I went to the jail again the next day, and Mr. Simonds, the keeper, allowed me to see my sister for the last time. I cannot give a just description of the scene at that parting interview. Never, never can be erased from my heart the occurrences of that day! When I entered the room where she was, she was seated in one corner, alone. There were four other women in the same room, belonging to the same man. He had purchased them, he said, for his own use. She was seated with her face towards the door where I entered, yet she did not look up until I walked up to her. As soon as she observed me she sprung up, threw her arms around my neck, leaned her head upon my breast, and, without uttering a word, burst into tears. As soon as she recovered herself sufficiently to speak, she advised me to take mother, and try to get out of slavery. She said there was no hope for herself — that she must live and die a slave.

After giving her some advice, and taking from my finger a ring and placing it upon hers, I bade her farewell forever, and returned to my mother, and then and there made up my mind to leave for Canada as soon as possible.

I had been in the city nearly two days, and as I was to be absent only a week, I thought best to get on my journey as soon as possible. In conversing with mother, I found her unwilling to make the attempt to reach a land of liberty, but she counselled me to get my liberty if I could.

She said, as all her children were in slavery, she did not wish to leave them. I could not bear the idea of leaving her among those pirates, when there was a prospect of being able to get away from them. After much persuasion I succeeded in inducing her to make the attempt to get away.

The time fixed for our departure was the next night. I had with me a little money that I had received, from time to time, from gentlemen for whom I had done errands. I took my scanty means and purchased some dried beef, crackers and cheese, which I carried to mother, who had provided herself with a bag to carry it in. I occasionally thought of my old master, and of my mission to the city to find a new one. I waited with the most intense anxiety for the appointed time to leave the land of slavery, in search of a land of liberty.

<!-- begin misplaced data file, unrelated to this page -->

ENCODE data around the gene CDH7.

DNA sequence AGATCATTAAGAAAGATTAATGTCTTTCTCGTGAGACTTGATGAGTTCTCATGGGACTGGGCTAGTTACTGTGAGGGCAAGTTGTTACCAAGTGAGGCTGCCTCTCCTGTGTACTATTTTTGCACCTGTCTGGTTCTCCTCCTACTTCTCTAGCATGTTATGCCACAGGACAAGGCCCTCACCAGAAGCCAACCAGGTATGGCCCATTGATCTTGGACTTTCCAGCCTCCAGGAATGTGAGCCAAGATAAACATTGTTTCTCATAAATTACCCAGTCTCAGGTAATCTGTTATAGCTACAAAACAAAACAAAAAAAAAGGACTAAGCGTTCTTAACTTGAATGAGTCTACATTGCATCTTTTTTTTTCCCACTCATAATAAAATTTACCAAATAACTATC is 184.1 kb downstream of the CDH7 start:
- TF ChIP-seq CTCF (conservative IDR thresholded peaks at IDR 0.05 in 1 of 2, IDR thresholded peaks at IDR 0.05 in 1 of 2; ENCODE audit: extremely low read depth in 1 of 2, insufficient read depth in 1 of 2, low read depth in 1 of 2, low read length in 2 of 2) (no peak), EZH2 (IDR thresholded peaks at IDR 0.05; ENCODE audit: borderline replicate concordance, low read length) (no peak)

The time at length arrived, and we left the city just as the clock struck nine. We proceeded to the upper part of the city, where I had been two or three times during the day, and selected a skiff to carry us across the river. The boat was not mine, nor did I know to whom it did belong; neither did I care. The boat was fastened with a small pole, which, with the aid of a rail, I soon loosened from its moorings. After hunting round and finding a board to use as an oar, I turned to the city, and bidding it a long farewell, pushed off my boat. The current running very swift, we had not reached the middle of the stream before we were directly opposite the city.

We were soon upon the Illinois shore, and, leaping from the boat, turned it adrift, and the last I saw of it it was going down the river at good speed. We took the main road to Alton, and passed through just at daylight, when we made for the woods, where we remained during the day. Our reason for going into the woods was, that we expected that Mr. Mansfield (the man who owned my mother) would start in pursuit of her as soon as he discovered that she was missing. He also new that I had been in the city looking for a new master, and we thought probably he would go out to my master’s to see if he could find my mother, and in so doing, Dr. Young might be led to suspect that I had gone to Canada to find a purchaser.